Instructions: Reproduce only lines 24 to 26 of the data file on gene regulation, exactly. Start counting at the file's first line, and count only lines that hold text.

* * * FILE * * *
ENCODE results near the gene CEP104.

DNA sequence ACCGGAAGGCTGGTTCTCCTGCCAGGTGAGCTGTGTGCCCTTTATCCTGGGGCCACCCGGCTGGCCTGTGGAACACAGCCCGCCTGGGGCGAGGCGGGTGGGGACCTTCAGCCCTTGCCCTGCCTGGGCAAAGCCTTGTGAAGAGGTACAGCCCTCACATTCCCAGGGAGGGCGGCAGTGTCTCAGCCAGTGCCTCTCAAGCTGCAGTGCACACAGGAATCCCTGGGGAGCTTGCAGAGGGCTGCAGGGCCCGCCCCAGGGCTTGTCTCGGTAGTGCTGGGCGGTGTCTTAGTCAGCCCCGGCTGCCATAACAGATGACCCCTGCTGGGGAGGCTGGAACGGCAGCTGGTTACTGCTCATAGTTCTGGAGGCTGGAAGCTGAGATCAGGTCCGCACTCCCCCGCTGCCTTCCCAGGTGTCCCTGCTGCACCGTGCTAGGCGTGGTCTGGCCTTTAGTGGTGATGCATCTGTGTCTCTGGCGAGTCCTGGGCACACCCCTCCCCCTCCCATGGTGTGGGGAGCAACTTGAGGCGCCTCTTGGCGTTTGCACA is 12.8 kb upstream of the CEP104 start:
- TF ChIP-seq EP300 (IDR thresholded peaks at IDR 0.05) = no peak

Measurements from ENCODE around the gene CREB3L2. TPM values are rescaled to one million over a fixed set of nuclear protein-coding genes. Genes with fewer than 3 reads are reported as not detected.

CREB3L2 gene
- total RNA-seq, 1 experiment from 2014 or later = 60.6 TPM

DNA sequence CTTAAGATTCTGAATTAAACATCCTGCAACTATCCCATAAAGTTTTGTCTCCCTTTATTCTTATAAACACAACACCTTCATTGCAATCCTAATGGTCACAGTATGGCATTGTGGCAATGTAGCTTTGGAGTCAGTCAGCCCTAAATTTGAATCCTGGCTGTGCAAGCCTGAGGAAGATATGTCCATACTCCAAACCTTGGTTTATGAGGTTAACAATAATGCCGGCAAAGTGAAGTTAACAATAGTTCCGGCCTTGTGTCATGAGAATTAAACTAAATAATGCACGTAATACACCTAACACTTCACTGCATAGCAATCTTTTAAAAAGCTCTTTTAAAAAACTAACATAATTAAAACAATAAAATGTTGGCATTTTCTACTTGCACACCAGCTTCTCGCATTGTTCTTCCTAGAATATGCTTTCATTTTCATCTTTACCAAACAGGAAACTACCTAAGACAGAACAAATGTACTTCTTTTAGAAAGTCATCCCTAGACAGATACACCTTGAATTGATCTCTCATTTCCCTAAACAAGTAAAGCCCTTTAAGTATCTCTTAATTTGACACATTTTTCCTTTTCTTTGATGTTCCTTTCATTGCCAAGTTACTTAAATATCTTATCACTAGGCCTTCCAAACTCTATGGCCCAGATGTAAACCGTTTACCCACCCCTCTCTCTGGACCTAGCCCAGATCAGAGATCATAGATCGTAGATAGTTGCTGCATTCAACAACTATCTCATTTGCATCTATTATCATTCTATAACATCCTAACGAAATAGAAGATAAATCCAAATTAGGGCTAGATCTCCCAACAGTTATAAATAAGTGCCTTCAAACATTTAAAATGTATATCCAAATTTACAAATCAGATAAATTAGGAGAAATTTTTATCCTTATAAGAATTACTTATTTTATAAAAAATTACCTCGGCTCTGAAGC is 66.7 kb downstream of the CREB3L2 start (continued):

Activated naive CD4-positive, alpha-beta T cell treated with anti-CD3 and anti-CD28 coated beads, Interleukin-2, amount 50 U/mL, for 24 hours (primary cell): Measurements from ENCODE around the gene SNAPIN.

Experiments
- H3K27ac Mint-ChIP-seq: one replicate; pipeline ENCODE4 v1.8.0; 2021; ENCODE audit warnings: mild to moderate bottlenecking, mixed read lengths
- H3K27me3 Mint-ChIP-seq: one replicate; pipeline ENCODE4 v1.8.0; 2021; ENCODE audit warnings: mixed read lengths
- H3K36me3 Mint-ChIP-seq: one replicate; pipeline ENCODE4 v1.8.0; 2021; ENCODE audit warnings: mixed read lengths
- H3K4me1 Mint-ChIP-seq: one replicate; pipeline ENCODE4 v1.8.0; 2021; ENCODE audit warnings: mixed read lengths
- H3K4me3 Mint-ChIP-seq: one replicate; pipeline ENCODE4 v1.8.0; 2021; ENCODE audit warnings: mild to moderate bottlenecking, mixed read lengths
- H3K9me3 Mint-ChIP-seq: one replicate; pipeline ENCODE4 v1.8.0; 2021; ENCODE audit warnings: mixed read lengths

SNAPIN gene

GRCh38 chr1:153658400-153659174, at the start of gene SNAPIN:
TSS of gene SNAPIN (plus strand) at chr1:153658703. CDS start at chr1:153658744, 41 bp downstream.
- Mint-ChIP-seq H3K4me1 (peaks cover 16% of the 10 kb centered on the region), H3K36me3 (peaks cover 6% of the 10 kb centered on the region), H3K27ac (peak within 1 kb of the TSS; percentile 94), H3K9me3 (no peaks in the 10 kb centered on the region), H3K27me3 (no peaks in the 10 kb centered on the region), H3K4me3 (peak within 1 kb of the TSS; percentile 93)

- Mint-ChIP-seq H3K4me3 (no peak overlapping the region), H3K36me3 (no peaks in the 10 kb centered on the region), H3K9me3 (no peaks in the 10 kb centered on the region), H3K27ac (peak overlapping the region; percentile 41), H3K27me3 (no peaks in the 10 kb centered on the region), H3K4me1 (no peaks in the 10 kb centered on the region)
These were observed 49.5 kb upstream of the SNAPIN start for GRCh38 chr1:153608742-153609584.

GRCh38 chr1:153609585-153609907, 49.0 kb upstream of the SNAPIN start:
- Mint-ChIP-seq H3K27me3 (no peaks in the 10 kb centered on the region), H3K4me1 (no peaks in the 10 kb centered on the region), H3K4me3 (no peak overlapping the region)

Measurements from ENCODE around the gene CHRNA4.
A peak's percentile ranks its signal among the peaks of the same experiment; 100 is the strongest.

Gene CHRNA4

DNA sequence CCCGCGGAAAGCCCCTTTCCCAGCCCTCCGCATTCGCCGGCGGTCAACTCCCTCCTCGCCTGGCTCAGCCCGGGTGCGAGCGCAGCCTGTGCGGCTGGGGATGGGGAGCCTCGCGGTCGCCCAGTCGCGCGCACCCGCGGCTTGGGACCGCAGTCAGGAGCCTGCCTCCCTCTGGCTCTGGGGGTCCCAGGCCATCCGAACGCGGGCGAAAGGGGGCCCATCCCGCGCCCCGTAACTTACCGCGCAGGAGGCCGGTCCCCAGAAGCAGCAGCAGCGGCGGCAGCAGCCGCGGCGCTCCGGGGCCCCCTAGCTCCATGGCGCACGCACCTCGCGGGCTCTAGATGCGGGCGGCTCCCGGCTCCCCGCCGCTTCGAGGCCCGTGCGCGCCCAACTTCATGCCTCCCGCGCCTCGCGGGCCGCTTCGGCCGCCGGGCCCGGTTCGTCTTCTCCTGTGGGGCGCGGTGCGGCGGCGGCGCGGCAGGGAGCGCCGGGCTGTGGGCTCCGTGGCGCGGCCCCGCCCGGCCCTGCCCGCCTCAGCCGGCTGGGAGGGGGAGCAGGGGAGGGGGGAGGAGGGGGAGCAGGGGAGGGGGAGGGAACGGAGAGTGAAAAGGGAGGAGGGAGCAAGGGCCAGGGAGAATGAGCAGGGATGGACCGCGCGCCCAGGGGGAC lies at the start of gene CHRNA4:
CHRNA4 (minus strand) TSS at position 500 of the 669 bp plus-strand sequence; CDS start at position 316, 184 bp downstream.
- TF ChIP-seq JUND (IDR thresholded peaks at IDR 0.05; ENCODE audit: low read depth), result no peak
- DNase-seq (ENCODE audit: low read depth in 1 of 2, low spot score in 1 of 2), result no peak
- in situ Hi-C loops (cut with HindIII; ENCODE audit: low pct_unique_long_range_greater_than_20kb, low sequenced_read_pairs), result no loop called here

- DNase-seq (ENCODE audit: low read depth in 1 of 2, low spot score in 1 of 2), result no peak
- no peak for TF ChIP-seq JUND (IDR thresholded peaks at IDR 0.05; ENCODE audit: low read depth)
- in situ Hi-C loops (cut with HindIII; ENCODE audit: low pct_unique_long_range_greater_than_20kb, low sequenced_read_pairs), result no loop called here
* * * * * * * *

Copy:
Measurements from ENCODE around the gene CHRNA4.
A peak's percentile ranks its signal among the peaks of the same experiment; 100 is the strongest.

Gene CHRNA4